Outdoorsmen, true environmentalists

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webmaster | 07/24/13
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My grandfather, who was a dentist by day, was a conservationist by night. On many evenings he would join friends who were building a wildlife museum at their own expense on an island in the Snake River in Idaho Falls. These men were hunters and fishermen and a lot of them had brought back trophies and had them stuffed and mounted. Their wives wanted those fine examples of the taxidermist’s art out of their houses. So, these hunters and fishermen built a museum where their trophies could be displayed.

Environmentalists of today would look down their noses at those men, but they would be wrong to do so. The museum, although rough-hewn, was built of logs, to emulate the cabins of the early settlers. While it had electricity, a wood stove and running water, it wasn’t fancy. The floors and the benches along the walls were strewn with tanned animal skins, which served as seat covers and rugs. The trophies were mounted on the walls and on tables in the middle of the room set up for that purpose.

That museum was the scene of many a discussion about how to keep fish and game from being decimated by hunters and fishermen. White-tailed deer, antelope, elk and bighorn sheep all were being over-hunted. The men dug into their own pockets to commission a movie on the problem and have it sent around to schools and hunting clubs. It didn’t happen overnight. Their pockets weren’t that deep.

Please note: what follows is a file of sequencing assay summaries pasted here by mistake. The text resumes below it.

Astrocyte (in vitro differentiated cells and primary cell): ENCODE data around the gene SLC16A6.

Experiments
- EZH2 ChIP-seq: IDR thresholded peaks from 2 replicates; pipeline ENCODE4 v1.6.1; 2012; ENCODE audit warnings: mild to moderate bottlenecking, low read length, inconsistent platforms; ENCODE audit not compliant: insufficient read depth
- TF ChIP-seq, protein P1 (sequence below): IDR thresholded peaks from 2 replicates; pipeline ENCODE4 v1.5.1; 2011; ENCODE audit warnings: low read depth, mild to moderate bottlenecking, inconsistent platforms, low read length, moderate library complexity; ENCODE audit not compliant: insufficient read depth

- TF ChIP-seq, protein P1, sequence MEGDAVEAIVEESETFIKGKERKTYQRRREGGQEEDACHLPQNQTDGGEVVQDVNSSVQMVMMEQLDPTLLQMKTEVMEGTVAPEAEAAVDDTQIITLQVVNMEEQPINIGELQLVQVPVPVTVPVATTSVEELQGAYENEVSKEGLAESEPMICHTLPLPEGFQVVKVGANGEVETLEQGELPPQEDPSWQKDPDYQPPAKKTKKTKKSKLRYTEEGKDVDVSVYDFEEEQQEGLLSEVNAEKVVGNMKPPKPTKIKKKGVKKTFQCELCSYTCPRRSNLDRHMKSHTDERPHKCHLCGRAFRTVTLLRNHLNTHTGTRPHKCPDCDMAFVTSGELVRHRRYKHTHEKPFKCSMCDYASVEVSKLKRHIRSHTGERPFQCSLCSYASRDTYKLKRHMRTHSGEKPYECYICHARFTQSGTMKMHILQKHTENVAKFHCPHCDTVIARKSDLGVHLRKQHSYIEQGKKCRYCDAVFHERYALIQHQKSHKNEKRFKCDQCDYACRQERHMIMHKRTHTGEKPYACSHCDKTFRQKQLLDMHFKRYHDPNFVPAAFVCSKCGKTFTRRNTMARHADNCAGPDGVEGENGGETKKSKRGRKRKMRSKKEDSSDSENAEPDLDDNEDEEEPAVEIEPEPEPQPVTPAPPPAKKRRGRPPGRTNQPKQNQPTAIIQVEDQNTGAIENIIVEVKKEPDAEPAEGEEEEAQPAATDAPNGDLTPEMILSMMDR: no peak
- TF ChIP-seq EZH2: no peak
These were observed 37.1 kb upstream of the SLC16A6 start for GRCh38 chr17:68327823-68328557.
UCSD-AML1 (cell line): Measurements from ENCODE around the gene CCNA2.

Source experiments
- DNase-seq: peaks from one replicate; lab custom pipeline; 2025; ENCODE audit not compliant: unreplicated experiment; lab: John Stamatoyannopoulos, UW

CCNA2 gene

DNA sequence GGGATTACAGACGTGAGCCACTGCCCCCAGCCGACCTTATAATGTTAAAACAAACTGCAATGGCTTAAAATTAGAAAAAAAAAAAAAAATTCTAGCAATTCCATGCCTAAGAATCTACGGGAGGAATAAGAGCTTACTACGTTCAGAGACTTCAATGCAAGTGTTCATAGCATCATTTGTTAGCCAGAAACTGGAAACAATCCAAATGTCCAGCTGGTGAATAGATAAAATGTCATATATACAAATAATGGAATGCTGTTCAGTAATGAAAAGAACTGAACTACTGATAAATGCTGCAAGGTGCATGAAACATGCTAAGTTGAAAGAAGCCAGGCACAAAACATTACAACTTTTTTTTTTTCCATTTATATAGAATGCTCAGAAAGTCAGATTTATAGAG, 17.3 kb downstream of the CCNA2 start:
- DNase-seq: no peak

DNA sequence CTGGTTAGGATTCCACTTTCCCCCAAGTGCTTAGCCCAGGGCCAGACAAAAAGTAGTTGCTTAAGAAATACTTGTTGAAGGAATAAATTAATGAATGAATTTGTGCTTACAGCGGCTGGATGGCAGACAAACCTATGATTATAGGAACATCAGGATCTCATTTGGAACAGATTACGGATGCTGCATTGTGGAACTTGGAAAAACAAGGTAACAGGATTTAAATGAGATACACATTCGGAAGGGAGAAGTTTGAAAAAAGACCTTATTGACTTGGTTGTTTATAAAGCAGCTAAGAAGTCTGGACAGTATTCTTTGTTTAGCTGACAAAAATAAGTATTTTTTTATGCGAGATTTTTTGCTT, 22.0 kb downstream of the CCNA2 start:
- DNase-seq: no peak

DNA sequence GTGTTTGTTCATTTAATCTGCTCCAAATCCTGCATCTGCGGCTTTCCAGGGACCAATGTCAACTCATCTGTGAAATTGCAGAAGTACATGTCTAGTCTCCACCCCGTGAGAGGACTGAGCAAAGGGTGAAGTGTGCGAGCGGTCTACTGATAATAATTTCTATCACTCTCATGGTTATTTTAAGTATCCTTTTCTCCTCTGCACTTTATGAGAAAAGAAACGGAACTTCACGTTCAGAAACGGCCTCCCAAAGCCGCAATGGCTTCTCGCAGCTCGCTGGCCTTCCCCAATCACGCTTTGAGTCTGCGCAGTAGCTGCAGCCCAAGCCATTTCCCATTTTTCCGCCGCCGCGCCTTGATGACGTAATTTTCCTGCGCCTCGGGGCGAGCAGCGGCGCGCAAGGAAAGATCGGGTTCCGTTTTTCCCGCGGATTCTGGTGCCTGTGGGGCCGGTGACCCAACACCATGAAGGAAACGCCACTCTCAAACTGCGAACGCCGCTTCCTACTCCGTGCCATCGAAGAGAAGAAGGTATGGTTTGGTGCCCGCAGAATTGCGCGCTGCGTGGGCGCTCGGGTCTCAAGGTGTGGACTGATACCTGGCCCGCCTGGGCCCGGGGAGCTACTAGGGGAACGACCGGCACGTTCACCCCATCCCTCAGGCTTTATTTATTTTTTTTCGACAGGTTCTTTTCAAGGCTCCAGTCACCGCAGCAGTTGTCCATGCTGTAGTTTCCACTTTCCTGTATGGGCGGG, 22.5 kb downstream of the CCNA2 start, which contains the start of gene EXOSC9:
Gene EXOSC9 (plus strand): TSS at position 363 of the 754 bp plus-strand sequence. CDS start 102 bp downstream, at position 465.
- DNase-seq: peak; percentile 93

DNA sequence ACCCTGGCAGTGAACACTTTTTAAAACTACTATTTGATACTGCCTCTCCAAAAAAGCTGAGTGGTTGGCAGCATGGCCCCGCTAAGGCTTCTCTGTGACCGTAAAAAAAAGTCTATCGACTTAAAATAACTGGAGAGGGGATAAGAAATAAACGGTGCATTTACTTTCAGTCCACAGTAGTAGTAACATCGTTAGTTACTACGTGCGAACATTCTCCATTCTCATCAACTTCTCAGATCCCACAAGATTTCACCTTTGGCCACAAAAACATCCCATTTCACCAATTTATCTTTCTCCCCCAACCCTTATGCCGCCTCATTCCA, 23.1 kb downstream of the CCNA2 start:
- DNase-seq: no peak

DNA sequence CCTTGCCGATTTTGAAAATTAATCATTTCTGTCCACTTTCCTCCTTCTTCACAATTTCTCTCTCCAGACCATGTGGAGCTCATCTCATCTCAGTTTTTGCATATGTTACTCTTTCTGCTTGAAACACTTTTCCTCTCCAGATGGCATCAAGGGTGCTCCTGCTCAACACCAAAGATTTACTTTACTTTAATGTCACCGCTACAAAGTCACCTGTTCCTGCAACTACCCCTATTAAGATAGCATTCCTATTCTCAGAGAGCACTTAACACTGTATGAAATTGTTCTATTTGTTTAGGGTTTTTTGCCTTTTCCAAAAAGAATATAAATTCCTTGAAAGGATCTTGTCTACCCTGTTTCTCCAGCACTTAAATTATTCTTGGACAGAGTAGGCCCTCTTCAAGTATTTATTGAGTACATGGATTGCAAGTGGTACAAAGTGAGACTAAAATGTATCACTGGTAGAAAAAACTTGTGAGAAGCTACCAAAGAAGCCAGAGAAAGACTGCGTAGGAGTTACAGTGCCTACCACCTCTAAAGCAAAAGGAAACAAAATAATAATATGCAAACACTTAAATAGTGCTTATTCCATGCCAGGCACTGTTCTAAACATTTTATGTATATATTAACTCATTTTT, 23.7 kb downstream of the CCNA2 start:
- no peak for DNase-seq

These men — the ones who hunted — carried ordinary hunting rifles. They would have laughed at the idea of carrying something like an assault rifle that some modern hunters seem to think they need...

I don’t know whether the museum is still there, but I do know the white-tailed deer, the antelope, the elk and bighorn sheep still prosper in Idaho because of that private club and many others like it. Some private conservation organizations, such as Ducks Unlimited, have grown to be nationwide in scope. Hunters and fishermen, like farmers, have good reason to take care of the land and the waterways. They don’t deserve the disdain some environmental groups send their way.

 

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